A deafening silence

There are silences louder than others. At Cabot Head, after so many years, I have grown accustomed to a certain soundscape. There are voices now familiar and that I expect to hear at certain times of day and year.

The sounds of summer, when I return mid-August at Cabot Head, are notably the chirping of Barn Swallows at dawn, when they rouse from their slumber in the Gargantua, our “own” shipwreck in Wingfield Basin. For as long as BPBO has been here, Barn Swallows have nested in the shipwreck. But, like in so many other places, their numbers have been declining throughout the years. And this summer, their voices have vanished from Cabot Head! Apart for three Barn Swallows seen in the first few days, none have been observed. And now, when we step outside before dawn to open the nets, we are greeted by the deafening silence of no swallows. No more chattering before take off, no more aerial displays of their flying prowess, no more certitude that swallows will enliven our summer skies.

I try to tell myself that it is possibly a bad year for them. Barn Swallows were here in June when I left: maybe they had a poor breeding success and left early; maybe the shipwreck is finally too derelict for them. I’m comforted by the notion that they will be back next year. But will they?

Barn Swallow numbers, like for all the other swallows, have been rapidly declining, fading away here and there, becoming memories in certain places. All “aerial insectivores”, birds that feed on the “sky plankton”, are in decline throughout the province and the continent. The swallows, the swifts, the nighthawks, and the flycatchers are all in trouble and it is not entirely clear why. But the common thread of this varied group is that they feed on aerial insects, so it has been suggested that there might be trouble with their fBarn_Swallow_(Hirundo_rustica)_(10)ood.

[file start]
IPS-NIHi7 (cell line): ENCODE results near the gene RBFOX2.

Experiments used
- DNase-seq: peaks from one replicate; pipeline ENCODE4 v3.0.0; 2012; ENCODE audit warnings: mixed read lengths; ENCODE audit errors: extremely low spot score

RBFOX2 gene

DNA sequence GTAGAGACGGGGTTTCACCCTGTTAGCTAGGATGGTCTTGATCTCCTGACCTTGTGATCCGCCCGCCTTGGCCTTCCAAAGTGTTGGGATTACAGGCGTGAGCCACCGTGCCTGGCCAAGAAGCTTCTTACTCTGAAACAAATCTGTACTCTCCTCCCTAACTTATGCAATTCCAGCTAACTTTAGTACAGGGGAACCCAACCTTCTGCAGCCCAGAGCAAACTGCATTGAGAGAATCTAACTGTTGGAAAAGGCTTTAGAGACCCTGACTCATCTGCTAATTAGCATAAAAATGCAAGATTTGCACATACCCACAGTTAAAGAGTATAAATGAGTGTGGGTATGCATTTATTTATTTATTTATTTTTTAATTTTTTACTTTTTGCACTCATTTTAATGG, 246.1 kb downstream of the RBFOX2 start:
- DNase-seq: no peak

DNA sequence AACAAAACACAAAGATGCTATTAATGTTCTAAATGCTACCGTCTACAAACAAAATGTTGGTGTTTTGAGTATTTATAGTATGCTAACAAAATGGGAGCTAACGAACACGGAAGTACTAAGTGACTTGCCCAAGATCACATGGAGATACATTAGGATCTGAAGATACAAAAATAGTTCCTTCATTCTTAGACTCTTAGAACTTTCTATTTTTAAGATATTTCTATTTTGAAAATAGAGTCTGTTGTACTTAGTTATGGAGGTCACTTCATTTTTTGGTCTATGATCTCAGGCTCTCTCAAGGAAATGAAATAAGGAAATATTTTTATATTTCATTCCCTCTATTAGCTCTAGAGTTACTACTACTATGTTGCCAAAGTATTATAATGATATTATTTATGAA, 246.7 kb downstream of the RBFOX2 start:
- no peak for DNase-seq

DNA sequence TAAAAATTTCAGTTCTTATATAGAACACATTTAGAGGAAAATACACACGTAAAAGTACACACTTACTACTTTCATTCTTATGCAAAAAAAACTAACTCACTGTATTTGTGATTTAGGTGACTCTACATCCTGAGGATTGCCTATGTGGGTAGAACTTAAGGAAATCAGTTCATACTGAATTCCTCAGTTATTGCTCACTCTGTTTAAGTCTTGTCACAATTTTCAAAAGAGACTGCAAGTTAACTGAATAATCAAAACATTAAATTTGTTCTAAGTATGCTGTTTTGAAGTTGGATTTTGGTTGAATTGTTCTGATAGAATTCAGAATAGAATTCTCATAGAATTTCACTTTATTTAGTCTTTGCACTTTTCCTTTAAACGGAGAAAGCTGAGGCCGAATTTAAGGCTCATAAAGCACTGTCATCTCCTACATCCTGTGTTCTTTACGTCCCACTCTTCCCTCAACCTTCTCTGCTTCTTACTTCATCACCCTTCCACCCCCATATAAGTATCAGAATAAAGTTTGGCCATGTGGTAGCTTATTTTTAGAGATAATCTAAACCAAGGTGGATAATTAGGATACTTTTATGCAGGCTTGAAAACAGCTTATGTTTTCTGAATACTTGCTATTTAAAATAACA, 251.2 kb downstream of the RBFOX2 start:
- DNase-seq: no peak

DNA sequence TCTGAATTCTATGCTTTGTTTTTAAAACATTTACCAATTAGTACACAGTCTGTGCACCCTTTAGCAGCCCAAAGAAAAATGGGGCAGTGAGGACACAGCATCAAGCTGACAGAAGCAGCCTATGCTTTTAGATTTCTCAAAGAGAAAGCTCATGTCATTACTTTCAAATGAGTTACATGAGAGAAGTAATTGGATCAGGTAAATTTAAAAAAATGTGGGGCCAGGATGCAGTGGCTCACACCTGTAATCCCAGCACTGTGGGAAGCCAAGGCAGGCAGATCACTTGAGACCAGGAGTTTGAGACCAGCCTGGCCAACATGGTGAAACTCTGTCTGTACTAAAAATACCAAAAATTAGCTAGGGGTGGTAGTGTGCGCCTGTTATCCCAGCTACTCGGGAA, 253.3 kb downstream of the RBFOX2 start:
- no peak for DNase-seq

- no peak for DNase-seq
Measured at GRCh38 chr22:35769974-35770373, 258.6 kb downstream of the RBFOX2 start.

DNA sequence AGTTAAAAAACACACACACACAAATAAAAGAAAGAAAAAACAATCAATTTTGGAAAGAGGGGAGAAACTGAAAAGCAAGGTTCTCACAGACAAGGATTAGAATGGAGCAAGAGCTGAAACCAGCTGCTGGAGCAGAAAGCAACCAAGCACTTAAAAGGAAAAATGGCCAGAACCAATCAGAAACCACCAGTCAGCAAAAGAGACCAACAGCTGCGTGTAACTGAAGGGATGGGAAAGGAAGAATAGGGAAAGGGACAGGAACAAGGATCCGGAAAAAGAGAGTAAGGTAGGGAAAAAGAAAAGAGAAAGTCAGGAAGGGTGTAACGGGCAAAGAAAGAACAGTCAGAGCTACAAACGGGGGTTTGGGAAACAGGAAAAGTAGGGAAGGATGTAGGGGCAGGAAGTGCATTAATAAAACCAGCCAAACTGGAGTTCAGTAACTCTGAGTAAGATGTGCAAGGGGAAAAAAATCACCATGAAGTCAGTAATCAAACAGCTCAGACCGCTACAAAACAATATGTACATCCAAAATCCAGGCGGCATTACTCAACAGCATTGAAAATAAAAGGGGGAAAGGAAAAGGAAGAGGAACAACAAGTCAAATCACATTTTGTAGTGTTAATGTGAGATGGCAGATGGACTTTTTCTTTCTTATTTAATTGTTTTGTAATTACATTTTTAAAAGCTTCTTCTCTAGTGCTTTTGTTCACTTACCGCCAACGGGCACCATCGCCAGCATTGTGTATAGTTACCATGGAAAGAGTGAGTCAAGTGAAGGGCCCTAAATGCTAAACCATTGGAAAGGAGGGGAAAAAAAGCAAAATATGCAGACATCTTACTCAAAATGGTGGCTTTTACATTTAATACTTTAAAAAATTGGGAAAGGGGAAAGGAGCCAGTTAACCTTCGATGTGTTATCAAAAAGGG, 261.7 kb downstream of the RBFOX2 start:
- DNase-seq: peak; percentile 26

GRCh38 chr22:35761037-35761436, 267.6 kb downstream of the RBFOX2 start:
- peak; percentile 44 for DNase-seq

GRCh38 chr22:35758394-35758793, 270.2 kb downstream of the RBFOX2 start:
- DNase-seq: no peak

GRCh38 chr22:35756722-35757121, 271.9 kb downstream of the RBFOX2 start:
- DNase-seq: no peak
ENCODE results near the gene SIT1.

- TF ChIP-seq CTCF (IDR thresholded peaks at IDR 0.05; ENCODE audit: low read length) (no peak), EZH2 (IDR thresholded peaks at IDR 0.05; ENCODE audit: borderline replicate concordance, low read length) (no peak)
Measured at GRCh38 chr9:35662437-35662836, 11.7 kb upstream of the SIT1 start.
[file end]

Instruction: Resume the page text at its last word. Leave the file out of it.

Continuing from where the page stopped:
I would not have thought that I would witness the disappearance of Barn Swallows, such a common species, at a protected site like Cabot Head. Yet it is happening right before our eyes and we have been documenting it with the BPBO programme.

There are most likely multiple causes for the decline: nature is complex and it is not easy to entangle all the threads in this very real web. And, personally, I am not sure that we need to know all the details: we know that we, the collective we, are putting poison in our soils, in our air, in our water. Should we be surprised to see that it impacts the world, our world?